South Africa is in a great space for entrepreneur leaders to emerge

Student panel with Rhodes Business School Director, Prof Skae
Student panel with Rhodes Business School Director, Prof Skae

By Liivha Rasimphi, first-year BCom student


Opening the 2019 student entrepreneurship week, the Rhodes Business School held a student panel discussion by the attendees of the entrepreneurship development in higher education on 8 August.

Opening the panel discussion was Rhodes Business School’s Director, Prof Owen Skae, who encouraged Rhodes University’s aspiring entrepreneurs to take advantage of the need South Africa has for great leaders due to political, accountability and economic uncertainties. He urged the audience to develop distinguishing characteristics such as relatability, determination, and authenticity which forms a major part of emotional intelligence.

“South Africa as a whole has basic high unemployment, which is largely seen in the youth,” said Postgraduate Diploma in Enterprise Management student, Jesse Rich.  He believes that entrepreneur development in higher education should be imperative. "The resources provided by the University need to be utilised in order to promote entrepreneurism," he said.

“In the vast entrepreneur space in South Africa, how is Rhodes University positioned?” asked BCom student, Sanele Ngubo. He acknowledged Team e-Smart, currently in London for the Hult Prize Accelerator programme, the Enactus society who came in third at Enactus National and Penang Shirindza, who won Eastern Cape EDHE Intervarsity competition for innovative idea, as an indication that Rhodes University has been successful in their entrepreneurial endeavours. However, he believes that, despite this progress, overall the University does not have a conducive environment for entrepreneur welfare due to lack of support and multiple limitations to conducting business within the campus.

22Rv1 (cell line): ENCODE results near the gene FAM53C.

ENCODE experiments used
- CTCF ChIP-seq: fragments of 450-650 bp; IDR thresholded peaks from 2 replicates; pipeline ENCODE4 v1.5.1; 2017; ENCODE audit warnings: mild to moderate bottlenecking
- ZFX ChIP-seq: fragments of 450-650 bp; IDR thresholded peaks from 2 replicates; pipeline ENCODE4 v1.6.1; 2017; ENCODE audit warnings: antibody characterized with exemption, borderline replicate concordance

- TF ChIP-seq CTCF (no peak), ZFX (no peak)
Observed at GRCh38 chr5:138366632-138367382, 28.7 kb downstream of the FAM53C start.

With regards to a significant number of entrepreneurial societies at Rhodes University, Ngubo said that there is a need for infrastructural support so that it is possible to establish businesses on campus.

"There are issues between university policy and business establishment on campus," Ngubo said. Due to competitive threats to residence tuckshops and the café, Rhodes University prohibits the development of an entrepreneurial landscape for students.

Postgraduate Diploma in Enterprise Management student Mandisa Khanyile said that with a 30% youth unemployment rate in South Africa, there is a great opportunity for higher education to intervene in building up future entrepreneurs. She says that this would be made possible through improved access to information and she suggested that the University should set up short courses for all students to help them build an entrepreneurial mindset.

“Business skills studies should not be limited to Business and Commerce students only,” said Zuziwe Zuma, another Postgraduate Diploma in Enterprise Management student. She suggested starting a mobilised enterprise market at Rhodes University, which would equip students with practical marketing skills.

As a catering company owner herself, she said that the University should open up opportunities to support the students with businesses. She said that this might be possible if there is a platform of interaction between the University and students.

“The Rhodes University culture has died out,” stated Timothy Likaku, Postgraduate Diploma in Enterprise Management student. He elaborated on this view by recalling how the University’s culture used to be one of "Inspiring each other, pushing each other and working together". Unfortunately, he believes, not many students at Rhodes University see themselves as leaders. “Forming a network initiative between Rhodes Alumni and current students would awaken their need to thrive in entrepreneurial endeavours,” he said.

Using the Bamboo Bikes business in Ghana as an example, Likaku showed the possibilities if proper entrepreneur enlightening spaces can be created. "Innovation is not always about technological advancement," he said. He urged other students to not only use the resources freely available to them, but to capitalise on them.

“International Trade Policies set up by America, Australia, Canada and England limits what African countries are allowed to produce with their own raw material," he said. He explained how African countries export raw materials at a lower cost only to import the finished goods back in at a higher cost.

In conclusion, he demonstrated to the audience how to register a company in South Africa under the Company Intellectual Property Commission.